The general affectation among men, of appearing greater than they are, makes the whole world run into

* Royal and princely mourners are clad in parple,

the habit of the court. You see the lady, who the day before was as various as the rainbow, upou the time appointed for beginning to mourn, as dark as a clond. This humour does not prevail only on those whose fortunes can support any change in their equipage, por on those only wbose incomes-demand the wantonness of new appearances; but on such also who bave just enough to clothe them. An old acquaintance of mine, of ninety pounds a year, who has naturally the vanity of being a man of fashion deep at his heart, is very much put to it to bear the mortality of princes. He made a new black suit upon the death of the King of Spain, he turned it for the King of Portugal, and he now keeps his chamber while it is scouring for the Emperor. He is a good economist in his extravagance, and makes only a fresh black button upon his iron-grey suite for any potentate of small territories; he indeed adds his crape bat band for a prince whose exploits be has admired in the Gazette: but whatever compliments may be made on these occasions, the true mourners are the mercers, silkinen, lacemen, and milliners. A prince of a merciful and royal disposition would reflect with great anxiety upon the prospect of his death, if he considered what numbers would be reduced to misery by that accident only. He would think it of moment enough to direct, that in the notifcation of bis departure, the honour done to him might be restrained to those of the household of the prince to whom it should be signified. He would think a general mourning to be in a less degree the same ceremony which is practised in barbarous nations, of killing their slaves to attend the obsequies of their kings.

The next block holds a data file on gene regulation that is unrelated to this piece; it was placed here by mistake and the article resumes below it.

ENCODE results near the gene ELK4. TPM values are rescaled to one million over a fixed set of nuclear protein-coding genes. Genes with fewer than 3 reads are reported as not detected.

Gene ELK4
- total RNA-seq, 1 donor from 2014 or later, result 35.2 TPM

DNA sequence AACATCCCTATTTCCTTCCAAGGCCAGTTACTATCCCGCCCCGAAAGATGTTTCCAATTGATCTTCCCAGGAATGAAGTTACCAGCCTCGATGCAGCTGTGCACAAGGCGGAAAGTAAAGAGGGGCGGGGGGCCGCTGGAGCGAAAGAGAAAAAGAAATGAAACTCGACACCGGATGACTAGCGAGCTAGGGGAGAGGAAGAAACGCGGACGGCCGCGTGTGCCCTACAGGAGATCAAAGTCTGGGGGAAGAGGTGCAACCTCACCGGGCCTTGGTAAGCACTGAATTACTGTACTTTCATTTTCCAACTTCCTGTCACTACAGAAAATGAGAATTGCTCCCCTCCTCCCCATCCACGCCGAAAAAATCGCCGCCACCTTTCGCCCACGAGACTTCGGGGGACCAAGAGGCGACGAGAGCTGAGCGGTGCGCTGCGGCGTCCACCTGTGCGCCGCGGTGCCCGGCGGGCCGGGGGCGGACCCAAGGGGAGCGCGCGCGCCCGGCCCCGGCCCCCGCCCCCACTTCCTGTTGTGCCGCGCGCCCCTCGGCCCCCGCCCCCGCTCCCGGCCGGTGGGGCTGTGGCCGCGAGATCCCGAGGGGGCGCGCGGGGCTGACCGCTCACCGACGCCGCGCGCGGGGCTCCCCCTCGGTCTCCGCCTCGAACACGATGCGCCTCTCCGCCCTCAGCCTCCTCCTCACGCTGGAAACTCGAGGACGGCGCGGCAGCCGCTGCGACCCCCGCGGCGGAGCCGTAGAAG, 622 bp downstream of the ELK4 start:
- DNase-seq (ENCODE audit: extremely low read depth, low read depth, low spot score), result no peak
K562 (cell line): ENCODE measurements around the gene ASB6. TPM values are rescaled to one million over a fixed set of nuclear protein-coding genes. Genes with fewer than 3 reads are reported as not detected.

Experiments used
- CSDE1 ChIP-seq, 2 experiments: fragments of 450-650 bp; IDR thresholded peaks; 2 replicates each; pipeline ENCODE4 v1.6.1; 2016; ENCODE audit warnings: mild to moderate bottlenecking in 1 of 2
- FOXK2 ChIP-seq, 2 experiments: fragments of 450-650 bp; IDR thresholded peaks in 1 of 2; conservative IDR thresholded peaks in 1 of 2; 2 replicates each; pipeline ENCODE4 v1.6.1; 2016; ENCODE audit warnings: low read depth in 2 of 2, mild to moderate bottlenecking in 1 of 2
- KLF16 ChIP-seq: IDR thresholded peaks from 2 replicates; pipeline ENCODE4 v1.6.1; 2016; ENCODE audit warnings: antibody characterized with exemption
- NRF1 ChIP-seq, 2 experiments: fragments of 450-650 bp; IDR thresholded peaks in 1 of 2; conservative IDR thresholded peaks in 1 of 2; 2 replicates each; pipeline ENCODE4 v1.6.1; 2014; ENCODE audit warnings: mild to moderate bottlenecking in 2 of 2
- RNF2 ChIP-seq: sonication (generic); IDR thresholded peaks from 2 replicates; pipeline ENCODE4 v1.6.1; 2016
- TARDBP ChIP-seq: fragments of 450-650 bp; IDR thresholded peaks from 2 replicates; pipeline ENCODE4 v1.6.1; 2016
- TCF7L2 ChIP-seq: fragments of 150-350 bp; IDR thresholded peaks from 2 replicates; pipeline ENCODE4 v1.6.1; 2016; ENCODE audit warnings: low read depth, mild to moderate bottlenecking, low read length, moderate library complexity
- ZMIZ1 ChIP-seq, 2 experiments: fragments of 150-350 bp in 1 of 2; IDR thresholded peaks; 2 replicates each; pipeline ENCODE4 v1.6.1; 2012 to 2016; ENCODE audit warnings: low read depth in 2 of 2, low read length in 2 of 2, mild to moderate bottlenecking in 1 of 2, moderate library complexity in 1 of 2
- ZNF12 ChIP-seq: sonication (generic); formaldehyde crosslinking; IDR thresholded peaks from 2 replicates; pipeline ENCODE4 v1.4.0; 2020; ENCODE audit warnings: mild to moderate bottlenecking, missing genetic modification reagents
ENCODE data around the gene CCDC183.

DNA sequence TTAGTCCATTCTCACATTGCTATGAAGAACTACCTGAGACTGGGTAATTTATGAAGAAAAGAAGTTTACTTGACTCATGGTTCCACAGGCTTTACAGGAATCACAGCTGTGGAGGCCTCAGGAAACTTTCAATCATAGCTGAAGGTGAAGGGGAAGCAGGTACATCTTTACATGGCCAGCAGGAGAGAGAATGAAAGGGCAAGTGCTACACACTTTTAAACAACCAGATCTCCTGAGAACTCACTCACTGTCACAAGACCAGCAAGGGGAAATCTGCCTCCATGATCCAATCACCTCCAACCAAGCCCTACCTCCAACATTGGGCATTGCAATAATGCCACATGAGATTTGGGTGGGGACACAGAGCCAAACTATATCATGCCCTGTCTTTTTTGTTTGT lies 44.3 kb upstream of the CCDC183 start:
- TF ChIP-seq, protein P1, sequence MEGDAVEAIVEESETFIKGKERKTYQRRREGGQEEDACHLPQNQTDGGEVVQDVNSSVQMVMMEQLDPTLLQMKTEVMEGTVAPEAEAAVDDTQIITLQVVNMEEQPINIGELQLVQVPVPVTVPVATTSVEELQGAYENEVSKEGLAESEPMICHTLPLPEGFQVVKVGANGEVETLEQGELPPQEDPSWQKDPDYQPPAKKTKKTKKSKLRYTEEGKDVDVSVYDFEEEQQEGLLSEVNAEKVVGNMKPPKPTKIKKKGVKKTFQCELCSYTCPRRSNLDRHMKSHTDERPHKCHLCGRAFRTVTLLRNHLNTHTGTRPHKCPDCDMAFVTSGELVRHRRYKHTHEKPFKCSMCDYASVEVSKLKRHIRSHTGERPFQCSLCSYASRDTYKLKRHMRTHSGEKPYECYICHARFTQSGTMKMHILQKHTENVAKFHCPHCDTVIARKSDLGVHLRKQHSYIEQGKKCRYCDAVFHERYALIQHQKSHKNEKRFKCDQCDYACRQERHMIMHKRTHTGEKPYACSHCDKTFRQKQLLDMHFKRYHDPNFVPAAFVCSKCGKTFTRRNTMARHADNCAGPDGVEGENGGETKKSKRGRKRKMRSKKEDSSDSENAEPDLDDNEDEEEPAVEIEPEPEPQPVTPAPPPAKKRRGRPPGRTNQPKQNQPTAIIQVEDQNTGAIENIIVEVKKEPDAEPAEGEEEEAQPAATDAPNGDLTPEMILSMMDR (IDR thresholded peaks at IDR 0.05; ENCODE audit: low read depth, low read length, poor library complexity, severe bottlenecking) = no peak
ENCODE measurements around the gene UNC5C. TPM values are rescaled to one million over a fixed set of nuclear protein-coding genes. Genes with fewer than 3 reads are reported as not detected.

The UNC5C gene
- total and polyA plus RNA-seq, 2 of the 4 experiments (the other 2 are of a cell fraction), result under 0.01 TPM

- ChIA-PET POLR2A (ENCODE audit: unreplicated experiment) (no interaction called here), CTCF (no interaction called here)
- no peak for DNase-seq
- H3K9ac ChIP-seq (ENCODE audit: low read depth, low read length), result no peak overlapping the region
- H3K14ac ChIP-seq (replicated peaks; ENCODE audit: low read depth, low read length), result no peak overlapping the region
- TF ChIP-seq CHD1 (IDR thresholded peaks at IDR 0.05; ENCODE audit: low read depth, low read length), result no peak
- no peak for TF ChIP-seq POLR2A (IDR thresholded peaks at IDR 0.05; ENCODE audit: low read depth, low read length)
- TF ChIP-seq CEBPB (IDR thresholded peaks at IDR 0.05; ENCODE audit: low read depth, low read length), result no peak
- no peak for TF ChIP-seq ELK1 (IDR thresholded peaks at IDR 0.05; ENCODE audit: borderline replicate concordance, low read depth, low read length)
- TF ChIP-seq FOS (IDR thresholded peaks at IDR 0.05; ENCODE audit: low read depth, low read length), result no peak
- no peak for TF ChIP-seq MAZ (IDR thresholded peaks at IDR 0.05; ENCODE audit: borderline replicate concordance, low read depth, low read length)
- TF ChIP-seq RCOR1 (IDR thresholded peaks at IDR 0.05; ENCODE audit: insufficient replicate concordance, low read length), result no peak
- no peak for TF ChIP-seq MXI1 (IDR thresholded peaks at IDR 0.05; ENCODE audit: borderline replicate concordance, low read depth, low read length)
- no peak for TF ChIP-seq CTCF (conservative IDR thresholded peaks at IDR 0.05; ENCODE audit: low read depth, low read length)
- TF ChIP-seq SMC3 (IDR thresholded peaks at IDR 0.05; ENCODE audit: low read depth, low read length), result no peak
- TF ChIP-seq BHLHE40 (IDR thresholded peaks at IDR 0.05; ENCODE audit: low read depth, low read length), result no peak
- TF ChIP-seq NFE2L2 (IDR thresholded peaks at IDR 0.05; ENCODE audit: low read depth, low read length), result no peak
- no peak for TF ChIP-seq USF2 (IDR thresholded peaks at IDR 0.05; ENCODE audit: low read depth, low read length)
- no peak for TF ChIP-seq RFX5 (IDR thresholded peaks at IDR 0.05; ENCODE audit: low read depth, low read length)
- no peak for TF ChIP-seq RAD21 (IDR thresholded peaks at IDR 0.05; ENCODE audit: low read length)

I had been wonderfully at a loss for many njonths together, to guess at the character of a man who came now and then to our coffee house. He ever ended a news-paper with this reflection, “ Well, I see all the foreign princes are in good health.” If yoa asked, Pray, Sir, what says the Postman from Vienna?"

“ Make us thankful, the German princes


He answered,